I know that Stan Kroenke has been talking and that is something I’ll be taking a bit more of a look at during the international break. I know it will be old news by then but we’ve got two big games before we have to spend two weeks being bored to tears and frankly I would rather concentrate on those games. But if you want to know what our Stanley has been saying then you can have a read of the Mirror’s full transcript here.
 
Sadly I have to do the job that pays me now, rather then just do parts of it like I have been since I got into the office just after half past seven…
 
I’m really looking forward to the game tonight, I think it will be another big test for this team but one we can overcome so here’s to another Arsenal victory.
 
Enjoy the game wherever you are watching it and lets get together about this time tomorrow and discuss it shall we?
 
Thanks for reading.
 
Paul.

Chelsea 3 – 5 Arsenal

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“But we can win this” – The phrase from ‘Escape to victory’ that I used as a basis of yesterday’s blog. At no point during the ninety-minutes of our game at Stamford Bridge did those words leave my mind but I must admit that as the teams went in at half time with Chelsea leading 2-1, I had no idea how escape-esq the second half would prove to be…

In the opening exchanges it was the home side who saw the lions share of the ball and while their early attacks down the flanks were fair warning that our full backs had been identified as an area of weakness it was the Gunners who in all truth had the better scoring opportunities.

Inside the first two minutes Ashley Cole let Johan Djourou know that he was in for a tough time at right back and had it not been for Laurent Koscielny there is every chance that a cross from the former Arsenal man may have been turned in by Fernando Torres. Moments later Djourou lost Cole again and this time Per Mertsacker was on hand to block the ball and cut out any danger.

Daniel Sturridge had what was perhaps the blues best chance but caught between having a shot and passing to Torres wasted the opportunity.

It was two early chances created by the impressive Theo Walcott that should have put the Gunners in the driving seat. After the winger had first knocked the ball past Cole and left him in his wake as he rushed towards the Chelsea box and flashed across the perfect pass for Gervinho who hit his shot wide with his right foot. Next Theo played a fantastic ball over the top of the Chelsea defence for the on rushing Robin Van Persie who blazed over the bar. You maybe would have backed both men to score given their recent exploits in front of goal so it was typical that having failed to take the lead we went on a conceded the opener.

Mata under no pressure from an almost bemused Andre Santos crossed the ball into the Arsenal box and it should have been cleared by Per Mertesacker but the German was seemingly unable to lift his giant frame off of the ground and the ball fell to Frank Lampard who stooped low to direct the ball into the back of the net and put the home side in front.

The game really opened up and it was as free flowing as we’re likely to see but neither side really created any chances of merit until the Arsenal equaliser came. Aaron Ramsey played a lovely ball to Gervinho which caught out the Chelsea defence. The Ivorian, with Cech diving at his feet unselfishly cut the ball back for Robin Van Persie who tucked it away.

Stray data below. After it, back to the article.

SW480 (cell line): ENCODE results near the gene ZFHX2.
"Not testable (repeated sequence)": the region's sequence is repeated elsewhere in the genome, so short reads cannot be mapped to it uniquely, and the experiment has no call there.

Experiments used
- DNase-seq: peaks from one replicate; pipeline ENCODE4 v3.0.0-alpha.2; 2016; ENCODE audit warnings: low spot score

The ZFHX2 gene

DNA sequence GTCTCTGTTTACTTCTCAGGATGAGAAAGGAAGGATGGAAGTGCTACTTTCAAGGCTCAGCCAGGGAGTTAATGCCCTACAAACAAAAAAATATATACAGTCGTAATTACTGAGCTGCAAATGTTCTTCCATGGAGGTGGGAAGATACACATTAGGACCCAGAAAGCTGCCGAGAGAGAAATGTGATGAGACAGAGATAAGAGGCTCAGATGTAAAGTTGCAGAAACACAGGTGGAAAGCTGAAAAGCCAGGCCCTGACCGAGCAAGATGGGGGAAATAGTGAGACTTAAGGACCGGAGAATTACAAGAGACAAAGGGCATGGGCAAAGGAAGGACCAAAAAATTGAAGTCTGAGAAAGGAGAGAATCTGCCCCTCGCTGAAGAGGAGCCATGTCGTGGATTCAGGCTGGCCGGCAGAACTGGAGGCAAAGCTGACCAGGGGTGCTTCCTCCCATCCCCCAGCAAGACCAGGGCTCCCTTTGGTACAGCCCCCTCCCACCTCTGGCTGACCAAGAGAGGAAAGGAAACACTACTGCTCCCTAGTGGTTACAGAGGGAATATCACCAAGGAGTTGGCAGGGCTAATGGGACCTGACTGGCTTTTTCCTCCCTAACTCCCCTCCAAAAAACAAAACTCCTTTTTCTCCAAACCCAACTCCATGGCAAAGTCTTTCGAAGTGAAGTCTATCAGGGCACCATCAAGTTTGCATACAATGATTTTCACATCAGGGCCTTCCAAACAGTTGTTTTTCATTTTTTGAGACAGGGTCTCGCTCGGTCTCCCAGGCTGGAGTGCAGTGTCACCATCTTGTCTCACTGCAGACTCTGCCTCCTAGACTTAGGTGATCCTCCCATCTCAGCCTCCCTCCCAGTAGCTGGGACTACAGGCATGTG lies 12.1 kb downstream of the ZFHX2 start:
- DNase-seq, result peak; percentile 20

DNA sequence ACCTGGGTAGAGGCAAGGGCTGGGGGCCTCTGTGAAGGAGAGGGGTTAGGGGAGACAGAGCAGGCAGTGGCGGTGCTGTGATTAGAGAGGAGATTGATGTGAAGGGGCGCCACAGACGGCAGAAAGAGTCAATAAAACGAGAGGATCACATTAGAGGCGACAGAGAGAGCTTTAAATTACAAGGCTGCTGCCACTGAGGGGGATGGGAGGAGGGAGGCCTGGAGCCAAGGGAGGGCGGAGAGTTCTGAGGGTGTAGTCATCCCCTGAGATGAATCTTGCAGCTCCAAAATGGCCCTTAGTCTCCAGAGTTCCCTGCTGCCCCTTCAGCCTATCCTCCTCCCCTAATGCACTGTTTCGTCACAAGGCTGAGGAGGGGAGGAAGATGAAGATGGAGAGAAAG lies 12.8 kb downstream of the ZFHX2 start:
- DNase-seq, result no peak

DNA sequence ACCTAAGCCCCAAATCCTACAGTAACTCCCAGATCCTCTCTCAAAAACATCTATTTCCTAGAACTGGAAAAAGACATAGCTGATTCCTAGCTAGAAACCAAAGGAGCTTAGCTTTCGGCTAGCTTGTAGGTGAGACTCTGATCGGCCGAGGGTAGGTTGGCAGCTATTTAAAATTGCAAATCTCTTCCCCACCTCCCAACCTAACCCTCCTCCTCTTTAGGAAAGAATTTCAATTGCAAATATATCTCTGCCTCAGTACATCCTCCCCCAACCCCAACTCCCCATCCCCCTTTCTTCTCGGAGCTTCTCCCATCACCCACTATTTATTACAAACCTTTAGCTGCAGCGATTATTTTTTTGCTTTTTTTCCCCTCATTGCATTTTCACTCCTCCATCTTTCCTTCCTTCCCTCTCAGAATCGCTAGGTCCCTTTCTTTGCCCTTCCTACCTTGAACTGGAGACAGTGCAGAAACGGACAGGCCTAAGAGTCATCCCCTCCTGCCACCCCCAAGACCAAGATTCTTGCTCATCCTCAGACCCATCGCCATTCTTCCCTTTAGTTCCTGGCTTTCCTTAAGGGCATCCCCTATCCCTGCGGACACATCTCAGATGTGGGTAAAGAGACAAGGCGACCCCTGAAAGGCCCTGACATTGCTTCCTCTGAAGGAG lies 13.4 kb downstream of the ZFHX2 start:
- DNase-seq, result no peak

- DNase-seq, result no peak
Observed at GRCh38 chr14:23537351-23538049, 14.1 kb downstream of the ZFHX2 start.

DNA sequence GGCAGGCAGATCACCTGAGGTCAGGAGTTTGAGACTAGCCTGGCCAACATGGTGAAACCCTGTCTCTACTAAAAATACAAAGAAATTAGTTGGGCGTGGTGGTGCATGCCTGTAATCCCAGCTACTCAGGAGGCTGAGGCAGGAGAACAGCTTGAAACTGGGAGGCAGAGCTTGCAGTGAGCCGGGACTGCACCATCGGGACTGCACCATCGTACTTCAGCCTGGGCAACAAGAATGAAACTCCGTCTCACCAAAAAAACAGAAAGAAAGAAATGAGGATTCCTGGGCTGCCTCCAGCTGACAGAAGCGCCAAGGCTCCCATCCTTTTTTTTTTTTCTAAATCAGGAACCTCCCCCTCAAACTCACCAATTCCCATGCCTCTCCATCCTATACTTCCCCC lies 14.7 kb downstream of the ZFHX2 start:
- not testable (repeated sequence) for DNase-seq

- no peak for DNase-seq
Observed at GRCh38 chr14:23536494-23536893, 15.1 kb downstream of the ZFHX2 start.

With half time approaching it looked as if the sides would head in on level terms until another defensive mistake from Mertesacker saw the blues store their lead. Aaron Ramsey, providing some much needed support for Djourou gave away a corner which was taken by Frank Lampard.

As the ball floated into the box there seemed to be little danger. Mertesacker should have been able to clear the ball but almost inexplicably missed the ball which allowed John Terry to score despite the Chelsea captain making minimal contact with the ball.

I think that vast majority of us would have expected to see Arsene Wenger make changes during the break, most likely at left back where Andre Santos had looked nothing like a Brazilian international footballer and more like an overweight hod carrier from Gateshead who had been granted on last ‘Fix It’ by Sir Jim before he passed away. So it was something of a surprise when the same red & white clad eleven made their way on to the pitch for the second half.

But what a stroke of tactical genius not making any changes proved to be by the gaffer. Perhaps the Frenchman gave yet another rousing speech in the dressing room? Whatever went on in there during the break certainly produced a very different Arsenal side.

From the restart Arsenal looked more threatening and it took just three minutes for the Gunners to get back on level terms for a second time. Johan Djourou won the ball from Torres on the touchline and laid it of to Alex Song, the Cameroonian played a terrific ball across she park and into the path of Santos who collected the ball whilst continuing his run towards goal and steered his low left foot shot past Cech.

Just moments after Chelsea had restarted the game a little good fortune fell our way when referee Andre Marriner gave Wojciech Szczesny a yellow card when he quite easily could have dismissed the ‘keeper. Mikel played a long ball over the top, with it landing somewhere between the on rushing Ashley Cole and the out coming Szczesny. The Pole, now outside his box, clattered into Cole who went down in a heap.